Over 60 authors were asked to write a letter to their younger self. Each author gives his or her younger self the advice they wish they had back then. Open and honest, each letter (written or illustrated) gives the reader (be they questioning their own sexuality, dealing with the same issues, or trying to understand friends or family dealing with the same situations) a look at people who have “gone before.” References in the back and some even in the letters provided. — Jeanette
If you received a letter from your older self, what do you think it would say? What do you wish it would say?
That the boy you were crushing on in History turns out to be gay too, and that you become boyfriends in college? That the bully who is making your life miserable will one day become so insignificant that you won't remember his name until he shows up at your book signing?
In this anthology, sixty-three award-winning authors such as Michael Cunningham, Amy Bloom, Jacqueline Woodson, Gregory Maguire, David Levithan, and Armistead Maupin make imaginative journeys into their pasts, telling their younger selves what they would have liked to know then about their lives as Lesbian, Gay, Bisexual, or Transgendered people. Through stories, in pictures, with bracing honesty, these are words of love and understanding, reasons to hold on for the better future ahead. They will tell you things about your favorite authors that you never knew before. And they will tell you about yourself.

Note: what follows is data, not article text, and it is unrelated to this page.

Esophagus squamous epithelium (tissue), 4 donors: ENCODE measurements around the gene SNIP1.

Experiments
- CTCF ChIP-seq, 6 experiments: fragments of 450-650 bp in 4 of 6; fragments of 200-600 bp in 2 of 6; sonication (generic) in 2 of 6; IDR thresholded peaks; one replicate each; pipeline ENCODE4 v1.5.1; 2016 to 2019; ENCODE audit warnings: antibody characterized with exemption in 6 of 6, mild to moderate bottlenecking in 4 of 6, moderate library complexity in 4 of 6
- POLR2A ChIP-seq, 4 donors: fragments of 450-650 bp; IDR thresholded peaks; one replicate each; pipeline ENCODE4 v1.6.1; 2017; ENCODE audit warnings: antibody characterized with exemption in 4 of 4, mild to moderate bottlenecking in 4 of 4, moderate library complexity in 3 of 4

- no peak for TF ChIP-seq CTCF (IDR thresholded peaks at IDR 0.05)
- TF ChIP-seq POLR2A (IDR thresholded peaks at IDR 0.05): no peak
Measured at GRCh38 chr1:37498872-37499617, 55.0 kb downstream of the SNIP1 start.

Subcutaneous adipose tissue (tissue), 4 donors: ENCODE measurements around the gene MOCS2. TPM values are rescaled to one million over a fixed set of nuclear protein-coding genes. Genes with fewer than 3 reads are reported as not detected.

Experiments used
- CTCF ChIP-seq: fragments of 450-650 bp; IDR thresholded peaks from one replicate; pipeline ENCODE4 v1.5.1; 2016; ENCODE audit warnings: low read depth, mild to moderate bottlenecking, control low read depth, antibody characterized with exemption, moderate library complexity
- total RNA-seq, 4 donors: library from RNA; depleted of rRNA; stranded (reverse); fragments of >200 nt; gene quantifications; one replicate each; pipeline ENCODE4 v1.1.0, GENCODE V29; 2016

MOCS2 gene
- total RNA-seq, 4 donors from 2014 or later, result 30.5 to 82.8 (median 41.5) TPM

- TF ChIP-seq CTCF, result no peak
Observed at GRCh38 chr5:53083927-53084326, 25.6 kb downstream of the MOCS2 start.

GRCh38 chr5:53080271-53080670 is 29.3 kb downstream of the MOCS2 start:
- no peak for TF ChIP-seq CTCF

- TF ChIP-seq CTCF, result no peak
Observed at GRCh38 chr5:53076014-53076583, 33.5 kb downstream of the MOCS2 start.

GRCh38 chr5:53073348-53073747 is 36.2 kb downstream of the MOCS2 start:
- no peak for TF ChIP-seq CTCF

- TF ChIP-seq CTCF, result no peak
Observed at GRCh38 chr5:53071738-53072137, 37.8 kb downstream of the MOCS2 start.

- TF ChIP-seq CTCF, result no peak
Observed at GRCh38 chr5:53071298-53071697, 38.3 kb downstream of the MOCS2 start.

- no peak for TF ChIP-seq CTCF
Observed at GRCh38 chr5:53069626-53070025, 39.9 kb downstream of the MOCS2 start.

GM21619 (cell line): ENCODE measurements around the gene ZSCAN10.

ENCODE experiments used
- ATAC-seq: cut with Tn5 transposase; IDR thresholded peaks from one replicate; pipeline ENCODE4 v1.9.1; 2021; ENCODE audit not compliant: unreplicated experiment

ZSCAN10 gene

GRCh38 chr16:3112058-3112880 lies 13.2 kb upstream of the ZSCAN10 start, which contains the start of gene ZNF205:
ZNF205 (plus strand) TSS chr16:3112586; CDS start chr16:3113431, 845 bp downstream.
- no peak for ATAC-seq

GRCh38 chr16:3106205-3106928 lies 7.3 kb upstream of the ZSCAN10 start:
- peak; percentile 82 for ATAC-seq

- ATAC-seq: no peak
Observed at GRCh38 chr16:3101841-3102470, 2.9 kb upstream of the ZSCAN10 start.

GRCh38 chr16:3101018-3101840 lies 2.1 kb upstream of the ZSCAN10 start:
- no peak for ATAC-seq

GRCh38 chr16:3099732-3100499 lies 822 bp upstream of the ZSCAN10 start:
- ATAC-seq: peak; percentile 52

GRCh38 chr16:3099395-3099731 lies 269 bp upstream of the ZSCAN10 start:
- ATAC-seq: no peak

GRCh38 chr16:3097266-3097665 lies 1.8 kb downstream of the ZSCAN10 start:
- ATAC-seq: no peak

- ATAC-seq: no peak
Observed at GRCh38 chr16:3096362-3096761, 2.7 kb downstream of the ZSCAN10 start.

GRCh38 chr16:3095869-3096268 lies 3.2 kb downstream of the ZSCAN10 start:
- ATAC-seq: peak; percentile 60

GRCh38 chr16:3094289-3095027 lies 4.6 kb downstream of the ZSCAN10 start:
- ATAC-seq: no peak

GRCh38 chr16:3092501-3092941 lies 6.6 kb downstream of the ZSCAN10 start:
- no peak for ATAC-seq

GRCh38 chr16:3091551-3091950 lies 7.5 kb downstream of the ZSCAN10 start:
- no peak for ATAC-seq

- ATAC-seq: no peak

About the Author
Sarah Moon is a teacher, writer, and translator. She lives and works in Brooklyn, New York.
James Lecesne is an actor, writer, and activist. His Academy Award-winning short film, "Trevor," inspired the founding of The Trevor Project (www.thetrevorproject.org).
“The letter Q stands for “queer,” of course, and in this lovely, often funny, and always heartfelt book, more than five dozen celebrated writers send letters to their teenage selves...Though similar in intent to Dan Savage and Terry Miller's It Gets Better (2011), this collection offers its own uniquely personal promise to young readers. In any case, both are books that may save lives and we can never have too many of those.” -- Booklist, starred review
“A thoughtful, humorous, and moving collection of letters and comics… Read together, the letters become a powerful refrain.” -- Publishers Weekly
“With its repeated exhortations to relax more and worry less, this book might be a life-saver for some–and could function as an author list, as well, for teens wanting to read more about People Like Us.” -- Horn Book